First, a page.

Widows of the Munich massacre victims slam Jeremy Corbyn’s ‘act of maliciousness, cruelty and stupidity’ after pictures emerge of him ‘visiting the gravesite of Palestinian terrorists who carried out the 1972 atrocity’
- Photographs show him holding wreath near graves of those implicated in attack
- Claims he was there to commemorate 47 victims of an Israeli air strike in 1985
- Wrote shortly after that wreaths were laid on ‘graves of others killed by Mossad’
Widows of Munich victims last night condemned Jeremy Corbyn’s visit to graves of terrorists linked with the massacre.
They demanded an apology for what they described as an ‘act of maliciousness, cruelty and stupidity’.
The Labour leader also came under pressure from Jewish groups and his own MPs over his ‘despicable’ trip to Tunisia.
He has refused to answer key questions about the visit to a cemetery where members of Black September – the terror group that killed 11 Israelis at the 1972 Olympics – are buried.
The Mail’s revelations about the trip in 2014 have deepened the anti-Semitism row engulfing Mr Corbyn. Photographs in Saturday’s newspaper showed him holding a wreath near the graves of those implicated in Black September and the Munich attack. Mr Corbyn was also apparently observing a prayer during a service to honour Palestinian ‘martyrs’.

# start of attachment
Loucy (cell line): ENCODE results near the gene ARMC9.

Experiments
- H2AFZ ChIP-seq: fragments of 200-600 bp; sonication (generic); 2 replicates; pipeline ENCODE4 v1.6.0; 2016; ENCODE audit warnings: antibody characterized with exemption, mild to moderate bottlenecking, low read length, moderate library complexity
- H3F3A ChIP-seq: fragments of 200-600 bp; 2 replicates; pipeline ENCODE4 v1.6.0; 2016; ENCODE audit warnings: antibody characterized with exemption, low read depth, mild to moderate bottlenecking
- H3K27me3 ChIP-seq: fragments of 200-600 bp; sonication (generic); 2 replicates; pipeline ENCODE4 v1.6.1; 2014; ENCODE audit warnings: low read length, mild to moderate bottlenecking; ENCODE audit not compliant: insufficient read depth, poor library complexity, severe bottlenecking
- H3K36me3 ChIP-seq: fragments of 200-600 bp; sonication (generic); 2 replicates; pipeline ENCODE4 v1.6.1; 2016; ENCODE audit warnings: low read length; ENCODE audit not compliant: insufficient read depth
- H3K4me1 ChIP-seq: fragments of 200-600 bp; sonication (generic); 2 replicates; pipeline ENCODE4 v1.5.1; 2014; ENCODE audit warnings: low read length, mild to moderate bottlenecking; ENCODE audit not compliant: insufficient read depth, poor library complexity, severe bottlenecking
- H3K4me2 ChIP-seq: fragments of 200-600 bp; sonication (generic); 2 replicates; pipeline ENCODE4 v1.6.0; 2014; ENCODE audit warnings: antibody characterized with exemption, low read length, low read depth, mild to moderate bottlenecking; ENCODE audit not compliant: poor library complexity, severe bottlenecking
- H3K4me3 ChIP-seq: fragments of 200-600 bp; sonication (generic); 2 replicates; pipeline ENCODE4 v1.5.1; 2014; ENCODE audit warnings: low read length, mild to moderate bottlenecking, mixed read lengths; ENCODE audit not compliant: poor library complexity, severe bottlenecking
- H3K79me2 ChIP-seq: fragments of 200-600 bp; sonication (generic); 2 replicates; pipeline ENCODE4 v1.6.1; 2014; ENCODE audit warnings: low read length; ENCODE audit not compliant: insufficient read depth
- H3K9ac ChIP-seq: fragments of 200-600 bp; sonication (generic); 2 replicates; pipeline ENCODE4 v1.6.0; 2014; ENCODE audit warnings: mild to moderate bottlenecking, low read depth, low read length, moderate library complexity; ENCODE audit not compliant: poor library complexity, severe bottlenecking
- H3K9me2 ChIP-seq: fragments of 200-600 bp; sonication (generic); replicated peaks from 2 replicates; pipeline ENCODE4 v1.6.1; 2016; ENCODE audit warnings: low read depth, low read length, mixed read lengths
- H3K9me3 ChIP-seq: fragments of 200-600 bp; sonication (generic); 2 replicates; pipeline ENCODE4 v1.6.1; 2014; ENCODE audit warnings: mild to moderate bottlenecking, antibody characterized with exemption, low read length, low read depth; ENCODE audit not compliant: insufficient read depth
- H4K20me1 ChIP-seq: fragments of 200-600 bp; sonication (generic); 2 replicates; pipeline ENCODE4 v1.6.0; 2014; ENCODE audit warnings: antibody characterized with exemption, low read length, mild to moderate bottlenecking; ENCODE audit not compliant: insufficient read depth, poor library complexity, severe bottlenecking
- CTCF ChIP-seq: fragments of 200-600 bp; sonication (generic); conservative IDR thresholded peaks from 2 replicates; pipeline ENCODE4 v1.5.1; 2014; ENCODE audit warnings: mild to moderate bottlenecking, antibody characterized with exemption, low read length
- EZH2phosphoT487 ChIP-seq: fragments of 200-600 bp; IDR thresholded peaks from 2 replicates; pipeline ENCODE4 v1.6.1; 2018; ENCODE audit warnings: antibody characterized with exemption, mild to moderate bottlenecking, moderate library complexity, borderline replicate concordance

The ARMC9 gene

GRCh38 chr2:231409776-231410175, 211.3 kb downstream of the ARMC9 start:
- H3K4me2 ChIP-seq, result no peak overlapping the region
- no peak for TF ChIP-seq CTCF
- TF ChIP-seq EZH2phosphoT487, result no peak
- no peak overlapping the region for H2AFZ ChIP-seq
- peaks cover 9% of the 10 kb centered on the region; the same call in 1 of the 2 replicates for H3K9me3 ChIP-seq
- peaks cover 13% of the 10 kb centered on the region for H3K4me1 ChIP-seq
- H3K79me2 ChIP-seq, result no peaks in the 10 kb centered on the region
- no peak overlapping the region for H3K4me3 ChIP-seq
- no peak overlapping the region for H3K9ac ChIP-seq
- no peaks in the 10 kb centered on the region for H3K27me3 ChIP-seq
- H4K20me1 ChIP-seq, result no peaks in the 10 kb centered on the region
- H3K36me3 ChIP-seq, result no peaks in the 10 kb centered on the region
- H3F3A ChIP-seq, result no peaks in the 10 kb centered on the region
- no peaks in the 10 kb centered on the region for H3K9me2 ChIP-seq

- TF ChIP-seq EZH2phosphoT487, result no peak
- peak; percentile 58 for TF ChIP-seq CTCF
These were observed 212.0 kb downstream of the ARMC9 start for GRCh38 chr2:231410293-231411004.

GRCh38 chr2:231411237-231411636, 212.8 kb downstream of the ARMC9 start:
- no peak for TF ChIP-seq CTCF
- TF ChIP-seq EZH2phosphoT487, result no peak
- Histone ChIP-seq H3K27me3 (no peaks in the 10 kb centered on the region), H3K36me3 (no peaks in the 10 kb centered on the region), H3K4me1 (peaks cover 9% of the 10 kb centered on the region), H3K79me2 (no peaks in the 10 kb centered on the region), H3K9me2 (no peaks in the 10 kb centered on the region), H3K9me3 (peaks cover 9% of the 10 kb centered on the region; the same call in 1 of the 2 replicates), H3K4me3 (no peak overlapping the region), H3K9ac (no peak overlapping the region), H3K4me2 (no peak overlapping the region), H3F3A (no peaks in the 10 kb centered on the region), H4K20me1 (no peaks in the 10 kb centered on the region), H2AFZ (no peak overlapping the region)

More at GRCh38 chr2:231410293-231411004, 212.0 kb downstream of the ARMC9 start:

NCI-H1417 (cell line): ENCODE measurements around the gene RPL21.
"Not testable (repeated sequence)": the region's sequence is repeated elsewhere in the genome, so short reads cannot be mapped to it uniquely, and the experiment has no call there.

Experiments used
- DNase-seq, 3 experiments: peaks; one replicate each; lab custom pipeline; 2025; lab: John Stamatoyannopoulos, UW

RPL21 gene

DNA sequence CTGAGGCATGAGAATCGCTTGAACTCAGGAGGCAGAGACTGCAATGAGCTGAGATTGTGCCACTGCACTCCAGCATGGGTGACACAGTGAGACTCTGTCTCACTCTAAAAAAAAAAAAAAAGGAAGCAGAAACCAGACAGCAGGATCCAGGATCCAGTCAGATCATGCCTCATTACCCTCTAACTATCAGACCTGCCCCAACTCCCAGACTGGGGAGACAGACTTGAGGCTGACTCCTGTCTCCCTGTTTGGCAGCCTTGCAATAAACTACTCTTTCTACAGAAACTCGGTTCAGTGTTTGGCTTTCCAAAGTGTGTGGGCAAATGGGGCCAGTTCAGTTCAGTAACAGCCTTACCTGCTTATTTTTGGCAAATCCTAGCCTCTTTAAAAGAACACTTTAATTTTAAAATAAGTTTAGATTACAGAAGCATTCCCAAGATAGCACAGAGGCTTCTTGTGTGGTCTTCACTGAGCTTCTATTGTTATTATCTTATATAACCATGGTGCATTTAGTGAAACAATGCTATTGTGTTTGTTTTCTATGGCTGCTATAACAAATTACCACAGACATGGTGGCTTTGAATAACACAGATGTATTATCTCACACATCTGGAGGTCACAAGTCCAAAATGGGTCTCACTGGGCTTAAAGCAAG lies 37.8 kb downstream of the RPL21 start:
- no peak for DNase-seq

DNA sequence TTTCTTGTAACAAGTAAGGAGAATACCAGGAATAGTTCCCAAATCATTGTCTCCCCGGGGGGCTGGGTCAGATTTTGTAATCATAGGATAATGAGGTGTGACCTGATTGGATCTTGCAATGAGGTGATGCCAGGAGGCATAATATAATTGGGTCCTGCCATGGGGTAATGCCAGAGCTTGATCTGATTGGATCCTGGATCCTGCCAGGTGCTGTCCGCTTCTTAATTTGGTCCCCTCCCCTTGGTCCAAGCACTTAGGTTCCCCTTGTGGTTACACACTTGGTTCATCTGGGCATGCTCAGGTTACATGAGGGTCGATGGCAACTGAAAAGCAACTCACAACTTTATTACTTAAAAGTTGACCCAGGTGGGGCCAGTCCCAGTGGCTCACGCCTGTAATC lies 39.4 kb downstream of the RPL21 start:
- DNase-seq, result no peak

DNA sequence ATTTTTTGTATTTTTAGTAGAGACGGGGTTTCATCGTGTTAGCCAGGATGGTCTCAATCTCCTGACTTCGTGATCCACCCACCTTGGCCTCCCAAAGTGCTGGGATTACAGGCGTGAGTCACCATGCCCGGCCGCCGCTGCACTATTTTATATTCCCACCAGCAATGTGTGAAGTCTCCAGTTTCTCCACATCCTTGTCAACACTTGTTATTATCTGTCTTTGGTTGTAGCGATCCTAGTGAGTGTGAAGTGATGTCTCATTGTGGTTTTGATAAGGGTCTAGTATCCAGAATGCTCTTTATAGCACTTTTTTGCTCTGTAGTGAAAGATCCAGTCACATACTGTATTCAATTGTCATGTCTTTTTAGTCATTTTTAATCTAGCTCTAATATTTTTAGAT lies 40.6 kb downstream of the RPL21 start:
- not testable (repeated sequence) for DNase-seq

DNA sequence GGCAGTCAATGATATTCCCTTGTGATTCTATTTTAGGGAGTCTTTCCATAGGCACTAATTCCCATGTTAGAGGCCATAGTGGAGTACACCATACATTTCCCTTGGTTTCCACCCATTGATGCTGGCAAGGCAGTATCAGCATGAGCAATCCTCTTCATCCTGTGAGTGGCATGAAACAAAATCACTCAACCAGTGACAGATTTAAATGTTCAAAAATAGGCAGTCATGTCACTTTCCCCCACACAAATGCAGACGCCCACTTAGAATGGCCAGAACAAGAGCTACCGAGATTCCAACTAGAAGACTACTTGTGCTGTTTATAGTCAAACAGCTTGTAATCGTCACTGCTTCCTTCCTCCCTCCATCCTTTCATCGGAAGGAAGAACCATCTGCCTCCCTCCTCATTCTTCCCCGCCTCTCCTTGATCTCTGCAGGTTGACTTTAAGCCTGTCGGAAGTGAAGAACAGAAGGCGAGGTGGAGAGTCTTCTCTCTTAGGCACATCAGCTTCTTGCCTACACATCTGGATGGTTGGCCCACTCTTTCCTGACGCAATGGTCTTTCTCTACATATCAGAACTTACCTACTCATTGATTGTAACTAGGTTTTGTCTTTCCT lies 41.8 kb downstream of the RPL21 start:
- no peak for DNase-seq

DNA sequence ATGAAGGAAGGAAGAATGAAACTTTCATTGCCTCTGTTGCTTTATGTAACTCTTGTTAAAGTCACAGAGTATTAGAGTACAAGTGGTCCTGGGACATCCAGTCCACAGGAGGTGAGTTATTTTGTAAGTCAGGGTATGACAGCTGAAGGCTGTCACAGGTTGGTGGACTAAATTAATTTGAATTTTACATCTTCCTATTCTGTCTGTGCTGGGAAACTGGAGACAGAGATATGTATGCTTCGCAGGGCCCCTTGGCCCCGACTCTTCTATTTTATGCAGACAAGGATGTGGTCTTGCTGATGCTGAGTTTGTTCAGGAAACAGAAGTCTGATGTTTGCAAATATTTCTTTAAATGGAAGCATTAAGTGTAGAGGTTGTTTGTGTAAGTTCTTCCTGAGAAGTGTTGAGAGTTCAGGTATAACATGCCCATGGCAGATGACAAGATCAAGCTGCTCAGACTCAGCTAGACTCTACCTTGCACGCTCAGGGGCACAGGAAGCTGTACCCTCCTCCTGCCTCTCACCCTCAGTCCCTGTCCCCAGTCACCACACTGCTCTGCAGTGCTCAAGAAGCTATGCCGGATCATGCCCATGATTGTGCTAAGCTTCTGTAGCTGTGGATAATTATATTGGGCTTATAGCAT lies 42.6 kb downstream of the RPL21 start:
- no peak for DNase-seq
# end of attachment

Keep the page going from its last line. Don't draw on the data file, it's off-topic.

Widows of Munich victims last night condemned Jeremy Corbyn’s visit to a cemetery where members of Black September – the terror group that killed 11 Israelis at the 1972 Olympics – are buried
Labour has insisted Mr Corbyn was there to commemorate 47 victims of an Israeli airstrike on a Palestine Liberation Organisation base in Tunisia in 1985
Labour has insisted he was there to commemorate 47 victims of an Israeli air strike on a Palestine Liberation Organisation base in Tunisia in 1985.
But he wrote shortly after the trip that wreaths had been laid not just for the 1985 victims but ‘on the graves of others killed by Mossad’. And it emerged yesterday that the air strike memorial at the cemetery is inscribed with the names of some of the terror chiefs.
Ilana Romano, whose husband Yossef, a champion weightlifter, was castrated and shot dead by the Munich terrorists, said Mr Corbyn was ‘a danger’.
The 71-year-old from Tel Aviv added: ‘To go to the grave of a person behind the killing of 11 athletes, he should be ashamed and apologise. He’s not a person of peace. It doesn’t bother him to hurt the families. A person who goes to the grave of killers doesn’t want peace.’
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Ankie Spitzer, who lost her husband Andre, a fencing coach, at Munich, said Mr Corbyn was ‘hate-filled’.
She and Mrs Romano together said: ‘We do not recall a visit of Mr Corbyn to the graves of our murdered fathers, sons and husbands. They only went to the Olympics to participate in this festival of love, peace and brotherhood; but they all returned home in coffins.
‘For Mr Corbyn to honour these terrorists, is the ultimate act of maliciousness, cruelty and stupidity.’
Home Secretary Sajid Javid suggested Mr Corbyn should quit, saying the leader of any other major party would have done so by now.
Jonathan Goldstein, chairman of Jewish Leadership Council, said the revelations in the Mail were ‘despicable’.
It emerged yesterday that the airstrike memorial at the cemetery is inscribed with the names of some of the terror chiefs